Lord Mayor’s Procession

The procession will be revealed gradually over the course of the year, building up to an announcement of the full running order when the election of the new Lord Mayor is confirmed at the start of October. It is different every year, reflecting the history and interests of the new Lord Mayor, the changing patterns of City life and the creativity of the Show's participants, but there are some features you can rely on seeing every year:

© Clive Totman

State Coach

Restored in 2018 to a splendour that we have not seen for many years, the State Coach has carried the new Lord Mayor in the procession every year since it was commissioned in 1757 and donated by the Aldermen of the day.


Marching Bands

The procession is led off and kept in shape by its military bands. Walking at 120 well-drilled 30 inch paces per minute, they take 26 minutes and 51 seconds to march from from Mansion House to the Royal Courts.


Pageantmaster

All of this is devised, assembled, set in motion and eventually delivered home again by the Pageantmaster, Dominic Reid OBE, who will be directing his 28th Lord Mayor's Show from the ceremonial Land Rover as usual.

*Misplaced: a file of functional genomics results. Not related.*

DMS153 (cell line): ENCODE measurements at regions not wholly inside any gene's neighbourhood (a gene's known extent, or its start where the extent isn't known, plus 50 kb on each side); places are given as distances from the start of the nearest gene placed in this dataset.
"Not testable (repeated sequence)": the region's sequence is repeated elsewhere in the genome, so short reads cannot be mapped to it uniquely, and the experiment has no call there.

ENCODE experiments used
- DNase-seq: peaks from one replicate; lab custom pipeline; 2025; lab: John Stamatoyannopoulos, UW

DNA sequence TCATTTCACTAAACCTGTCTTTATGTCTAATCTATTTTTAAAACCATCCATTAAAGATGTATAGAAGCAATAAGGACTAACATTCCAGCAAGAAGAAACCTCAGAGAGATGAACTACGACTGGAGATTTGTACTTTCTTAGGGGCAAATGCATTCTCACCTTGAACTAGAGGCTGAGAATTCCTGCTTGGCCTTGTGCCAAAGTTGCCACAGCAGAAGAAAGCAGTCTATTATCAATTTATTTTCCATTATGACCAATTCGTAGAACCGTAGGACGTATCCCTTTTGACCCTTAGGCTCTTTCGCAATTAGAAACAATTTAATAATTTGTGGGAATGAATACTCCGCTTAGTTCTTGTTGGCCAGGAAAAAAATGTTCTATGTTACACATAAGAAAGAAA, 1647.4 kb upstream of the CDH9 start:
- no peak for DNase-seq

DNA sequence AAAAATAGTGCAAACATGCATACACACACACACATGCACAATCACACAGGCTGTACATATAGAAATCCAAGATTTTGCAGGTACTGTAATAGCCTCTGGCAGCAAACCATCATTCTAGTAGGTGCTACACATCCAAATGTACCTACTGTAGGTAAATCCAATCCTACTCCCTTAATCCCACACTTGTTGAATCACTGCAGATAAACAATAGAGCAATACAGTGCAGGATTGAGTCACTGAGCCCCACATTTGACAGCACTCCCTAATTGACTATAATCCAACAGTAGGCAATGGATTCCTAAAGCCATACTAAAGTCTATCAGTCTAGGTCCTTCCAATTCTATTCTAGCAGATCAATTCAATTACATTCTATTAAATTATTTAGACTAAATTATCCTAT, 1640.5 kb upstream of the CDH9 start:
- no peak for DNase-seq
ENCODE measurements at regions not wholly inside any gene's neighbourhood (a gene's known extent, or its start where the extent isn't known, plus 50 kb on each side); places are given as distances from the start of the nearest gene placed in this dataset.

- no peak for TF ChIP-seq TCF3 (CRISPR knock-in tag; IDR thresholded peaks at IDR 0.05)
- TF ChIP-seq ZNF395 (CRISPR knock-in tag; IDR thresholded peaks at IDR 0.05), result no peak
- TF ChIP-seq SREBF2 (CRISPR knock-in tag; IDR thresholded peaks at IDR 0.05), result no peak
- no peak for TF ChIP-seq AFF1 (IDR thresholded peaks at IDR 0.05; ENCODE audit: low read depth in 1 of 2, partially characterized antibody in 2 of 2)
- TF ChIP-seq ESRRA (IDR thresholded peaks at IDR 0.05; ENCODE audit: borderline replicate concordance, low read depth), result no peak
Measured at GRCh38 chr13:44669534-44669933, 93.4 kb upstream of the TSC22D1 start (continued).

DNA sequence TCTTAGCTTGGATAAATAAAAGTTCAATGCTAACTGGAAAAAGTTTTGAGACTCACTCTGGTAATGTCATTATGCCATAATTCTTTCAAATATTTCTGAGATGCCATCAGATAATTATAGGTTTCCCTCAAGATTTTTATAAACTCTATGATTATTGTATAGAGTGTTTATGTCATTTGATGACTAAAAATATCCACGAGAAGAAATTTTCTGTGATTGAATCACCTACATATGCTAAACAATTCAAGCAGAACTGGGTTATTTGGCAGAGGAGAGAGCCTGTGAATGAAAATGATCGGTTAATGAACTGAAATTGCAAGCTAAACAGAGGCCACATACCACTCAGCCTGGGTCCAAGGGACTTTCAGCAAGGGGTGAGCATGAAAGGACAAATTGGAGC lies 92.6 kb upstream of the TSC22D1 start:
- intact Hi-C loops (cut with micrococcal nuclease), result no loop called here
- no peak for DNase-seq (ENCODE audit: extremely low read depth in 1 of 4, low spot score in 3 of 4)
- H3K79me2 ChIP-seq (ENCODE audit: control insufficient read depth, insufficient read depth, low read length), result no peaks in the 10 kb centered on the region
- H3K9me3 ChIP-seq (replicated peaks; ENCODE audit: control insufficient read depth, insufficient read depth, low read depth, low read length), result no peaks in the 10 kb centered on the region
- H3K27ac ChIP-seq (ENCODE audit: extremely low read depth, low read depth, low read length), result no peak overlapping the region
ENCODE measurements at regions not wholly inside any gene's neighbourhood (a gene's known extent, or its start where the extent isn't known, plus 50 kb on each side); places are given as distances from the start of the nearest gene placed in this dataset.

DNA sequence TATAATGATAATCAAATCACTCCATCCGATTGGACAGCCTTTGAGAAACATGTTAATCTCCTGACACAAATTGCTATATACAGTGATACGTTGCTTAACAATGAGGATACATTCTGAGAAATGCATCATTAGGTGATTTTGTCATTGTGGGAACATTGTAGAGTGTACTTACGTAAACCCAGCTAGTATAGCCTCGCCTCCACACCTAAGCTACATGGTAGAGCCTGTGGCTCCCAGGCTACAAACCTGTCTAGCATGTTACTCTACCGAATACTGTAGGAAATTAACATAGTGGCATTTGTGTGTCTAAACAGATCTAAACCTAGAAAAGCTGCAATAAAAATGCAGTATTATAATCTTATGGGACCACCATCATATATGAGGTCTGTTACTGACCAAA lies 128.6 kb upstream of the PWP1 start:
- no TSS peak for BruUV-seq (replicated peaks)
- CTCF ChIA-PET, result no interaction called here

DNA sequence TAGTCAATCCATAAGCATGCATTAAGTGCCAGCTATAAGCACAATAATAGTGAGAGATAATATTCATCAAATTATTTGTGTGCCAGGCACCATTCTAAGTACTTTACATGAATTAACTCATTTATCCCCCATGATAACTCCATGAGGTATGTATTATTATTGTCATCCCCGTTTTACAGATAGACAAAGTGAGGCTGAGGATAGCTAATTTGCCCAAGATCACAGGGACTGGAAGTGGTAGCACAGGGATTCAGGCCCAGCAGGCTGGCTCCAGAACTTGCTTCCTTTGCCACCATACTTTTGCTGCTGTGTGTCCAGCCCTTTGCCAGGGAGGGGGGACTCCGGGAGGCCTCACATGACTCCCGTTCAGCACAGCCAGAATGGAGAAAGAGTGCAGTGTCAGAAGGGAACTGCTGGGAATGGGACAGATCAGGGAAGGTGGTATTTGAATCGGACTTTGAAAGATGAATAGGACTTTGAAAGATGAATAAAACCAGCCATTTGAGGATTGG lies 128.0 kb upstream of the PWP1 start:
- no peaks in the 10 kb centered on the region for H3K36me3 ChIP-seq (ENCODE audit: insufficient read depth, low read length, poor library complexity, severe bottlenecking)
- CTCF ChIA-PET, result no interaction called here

Gog and Magog

Near the front of the procession you will see the ancient figures of Gog and Magog, guardians of London since antiquity and a regular feature of the Show since the Middle Ages.

The Ash Cart

An ancient London saying has it that 'after the Show comes the ash cart', usually meaning that whatever fun you are having right now is going to cost you later. The last entry in the Show is always provided by the City of London's Sanitation department and it is still true, as it was in the Middle Ages, that most of their work is provided by the horses.